Free, Prior, and Informed Consent in the Philippines: A Fourth World Critique

  • Armi Beatriz E. BayotEmail author
Part of the Interdisciplinary Studies in Human Rights book series (CHREN, volume 3)


When it comes to the planning and execution of resource use activities, indigenous peoples’ voices do not carry the same weight as those of states—not even when the activity at issue will have a profound and irreversible impact on indigenous peoples’ survival. As illustrated by how the norm of free, prior, and informed consent (FPIC) is implemented in the Philippines, this is due to competing state-centric international and domestic legal norms that privilege state prerogatives over natural resources vis-à-vis indigenous peoples’ rights over their territories. The doctrine of state sovereignty is so fundamental in international law that states’ acknowledgment of indigenous peoples’ rights, in general, and FPIC, in particular, continue to be qualified by this doctrine. FPIC, therefore, remains to be a regime of unfulfilled promise due to the inherent power imbalance in the international law framework in which it exists, which is based on a Western conception of state sovereignty that denies the (pre-)existence and validity of indigenous polities and their historical sovereignty. The way forward is to assert indigenous peoples’ participation in international law-making, based on their right to self-determination and historical sovereignty, to empower them to influence the content of other norms of international law that affect them—not just those international law norms that ostensibly exist specifically for the protection of indigenous peoples (such as FPIC).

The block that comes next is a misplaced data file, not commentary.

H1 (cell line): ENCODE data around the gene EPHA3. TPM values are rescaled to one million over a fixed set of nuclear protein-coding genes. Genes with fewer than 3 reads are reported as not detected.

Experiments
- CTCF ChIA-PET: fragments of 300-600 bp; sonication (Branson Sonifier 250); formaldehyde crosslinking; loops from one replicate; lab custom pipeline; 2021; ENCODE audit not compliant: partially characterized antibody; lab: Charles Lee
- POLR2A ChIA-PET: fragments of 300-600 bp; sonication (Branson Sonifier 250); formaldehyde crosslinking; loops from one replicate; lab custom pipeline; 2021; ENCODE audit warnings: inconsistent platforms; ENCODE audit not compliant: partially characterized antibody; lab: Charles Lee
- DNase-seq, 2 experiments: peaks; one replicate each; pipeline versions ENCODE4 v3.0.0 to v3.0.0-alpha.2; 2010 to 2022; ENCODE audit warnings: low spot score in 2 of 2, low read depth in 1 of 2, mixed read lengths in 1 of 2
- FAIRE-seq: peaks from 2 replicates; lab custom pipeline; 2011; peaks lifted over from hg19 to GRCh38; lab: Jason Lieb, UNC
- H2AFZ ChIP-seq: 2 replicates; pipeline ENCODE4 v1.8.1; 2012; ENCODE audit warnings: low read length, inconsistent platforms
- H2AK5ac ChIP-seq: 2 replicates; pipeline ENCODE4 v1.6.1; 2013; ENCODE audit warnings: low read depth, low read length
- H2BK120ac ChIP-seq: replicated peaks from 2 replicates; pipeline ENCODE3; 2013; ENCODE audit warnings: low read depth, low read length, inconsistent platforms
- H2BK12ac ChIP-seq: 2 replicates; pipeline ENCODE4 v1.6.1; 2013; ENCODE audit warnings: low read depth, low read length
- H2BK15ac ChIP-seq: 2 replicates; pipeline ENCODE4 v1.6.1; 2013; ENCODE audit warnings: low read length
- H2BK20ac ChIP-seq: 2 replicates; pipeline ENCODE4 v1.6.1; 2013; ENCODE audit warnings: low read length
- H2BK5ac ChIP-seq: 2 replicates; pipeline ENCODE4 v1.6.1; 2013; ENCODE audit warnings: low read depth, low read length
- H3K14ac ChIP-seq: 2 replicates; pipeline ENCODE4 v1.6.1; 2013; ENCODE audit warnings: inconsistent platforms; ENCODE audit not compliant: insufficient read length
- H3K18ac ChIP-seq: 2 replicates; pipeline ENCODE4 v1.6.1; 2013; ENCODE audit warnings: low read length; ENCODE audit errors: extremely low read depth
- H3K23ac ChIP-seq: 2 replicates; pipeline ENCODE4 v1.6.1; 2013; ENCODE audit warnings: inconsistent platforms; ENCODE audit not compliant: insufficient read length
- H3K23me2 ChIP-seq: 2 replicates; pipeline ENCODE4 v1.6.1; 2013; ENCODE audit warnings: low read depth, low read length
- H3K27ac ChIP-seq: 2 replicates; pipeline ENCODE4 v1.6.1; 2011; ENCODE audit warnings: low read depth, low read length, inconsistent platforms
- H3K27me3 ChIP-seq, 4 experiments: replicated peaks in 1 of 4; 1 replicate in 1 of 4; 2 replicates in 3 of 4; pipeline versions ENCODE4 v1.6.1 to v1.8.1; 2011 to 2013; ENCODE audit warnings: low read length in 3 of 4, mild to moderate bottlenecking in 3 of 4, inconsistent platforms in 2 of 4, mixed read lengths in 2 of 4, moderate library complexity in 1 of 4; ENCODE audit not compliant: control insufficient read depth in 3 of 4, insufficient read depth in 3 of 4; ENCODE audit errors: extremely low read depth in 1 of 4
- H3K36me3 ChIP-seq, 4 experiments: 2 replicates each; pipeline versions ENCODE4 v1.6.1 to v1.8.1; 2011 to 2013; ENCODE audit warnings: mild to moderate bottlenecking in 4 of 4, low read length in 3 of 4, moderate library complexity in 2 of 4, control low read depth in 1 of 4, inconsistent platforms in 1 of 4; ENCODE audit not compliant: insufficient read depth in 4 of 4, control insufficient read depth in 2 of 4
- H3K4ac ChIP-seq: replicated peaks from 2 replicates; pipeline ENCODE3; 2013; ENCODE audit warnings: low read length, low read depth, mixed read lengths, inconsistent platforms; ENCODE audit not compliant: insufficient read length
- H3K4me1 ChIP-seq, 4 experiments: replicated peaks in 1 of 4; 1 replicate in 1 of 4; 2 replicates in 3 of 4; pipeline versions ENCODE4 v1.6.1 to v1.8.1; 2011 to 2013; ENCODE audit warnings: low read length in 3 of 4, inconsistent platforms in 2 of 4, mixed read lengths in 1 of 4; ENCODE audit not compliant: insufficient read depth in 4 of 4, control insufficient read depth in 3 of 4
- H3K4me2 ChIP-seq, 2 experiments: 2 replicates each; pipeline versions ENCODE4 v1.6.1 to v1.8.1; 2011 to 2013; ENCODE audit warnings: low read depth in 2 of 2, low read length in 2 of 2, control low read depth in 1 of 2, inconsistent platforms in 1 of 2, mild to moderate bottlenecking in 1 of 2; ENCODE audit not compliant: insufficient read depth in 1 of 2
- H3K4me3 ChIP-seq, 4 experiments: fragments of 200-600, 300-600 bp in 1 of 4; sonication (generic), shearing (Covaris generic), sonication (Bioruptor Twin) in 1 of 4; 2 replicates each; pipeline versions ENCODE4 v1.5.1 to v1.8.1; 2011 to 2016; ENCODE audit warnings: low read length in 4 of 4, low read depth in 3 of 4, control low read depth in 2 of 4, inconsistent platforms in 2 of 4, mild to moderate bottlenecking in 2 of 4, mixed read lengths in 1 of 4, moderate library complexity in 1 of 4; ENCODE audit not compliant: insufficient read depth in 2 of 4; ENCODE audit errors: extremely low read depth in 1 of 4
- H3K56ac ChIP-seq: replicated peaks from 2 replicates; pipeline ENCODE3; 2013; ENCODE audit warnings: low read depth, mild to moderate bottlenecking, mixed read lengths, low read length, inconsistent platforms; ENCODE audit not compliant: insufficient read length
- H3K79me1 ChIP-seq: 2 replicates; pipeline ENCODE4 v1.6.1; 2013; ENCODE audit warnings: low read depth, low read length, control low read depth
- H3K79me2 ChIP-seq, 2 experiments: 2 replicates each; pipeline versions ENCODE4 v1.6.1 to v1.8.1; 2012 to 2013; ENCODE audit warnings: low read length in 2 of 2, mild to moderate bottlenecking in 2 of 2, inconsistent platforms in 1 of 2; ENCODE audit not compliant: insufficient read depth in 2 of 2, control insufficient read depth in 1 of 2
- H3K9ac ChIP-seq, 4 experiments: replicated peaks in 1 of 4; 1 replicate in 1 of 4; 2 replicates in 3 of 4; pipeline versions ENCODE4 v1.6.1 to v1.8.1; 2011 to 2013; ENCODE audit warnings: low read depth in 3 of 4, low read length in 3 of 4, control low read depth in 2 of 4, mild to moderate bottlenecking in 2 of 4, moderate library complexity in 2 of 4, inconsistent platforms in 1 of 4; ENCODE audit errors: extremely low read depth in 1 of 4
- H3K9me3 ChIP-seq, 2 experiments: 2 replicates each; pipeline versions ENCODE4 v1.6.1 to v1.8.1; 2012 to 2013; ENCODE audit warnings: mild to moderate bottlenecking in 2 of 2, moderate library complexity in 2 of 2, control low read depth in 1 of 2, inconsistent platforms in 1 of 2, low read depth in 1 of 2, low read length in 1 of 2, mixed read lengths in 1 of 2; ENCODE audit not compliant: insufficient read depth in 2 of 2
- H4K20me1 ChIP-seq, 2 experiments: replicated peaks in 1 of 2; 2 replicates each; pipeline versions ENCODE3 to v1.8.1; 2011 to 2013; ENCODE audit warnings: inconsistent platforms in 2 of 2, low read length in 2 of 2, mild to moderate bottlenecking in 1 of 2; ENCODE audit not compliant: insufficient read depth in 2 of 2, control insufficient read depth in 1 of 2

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© Springer Nature Switzerland AG 2019

Authors and Affiliations

  1. 1.Faculty of LawUniversity of OxfordOxfordUK

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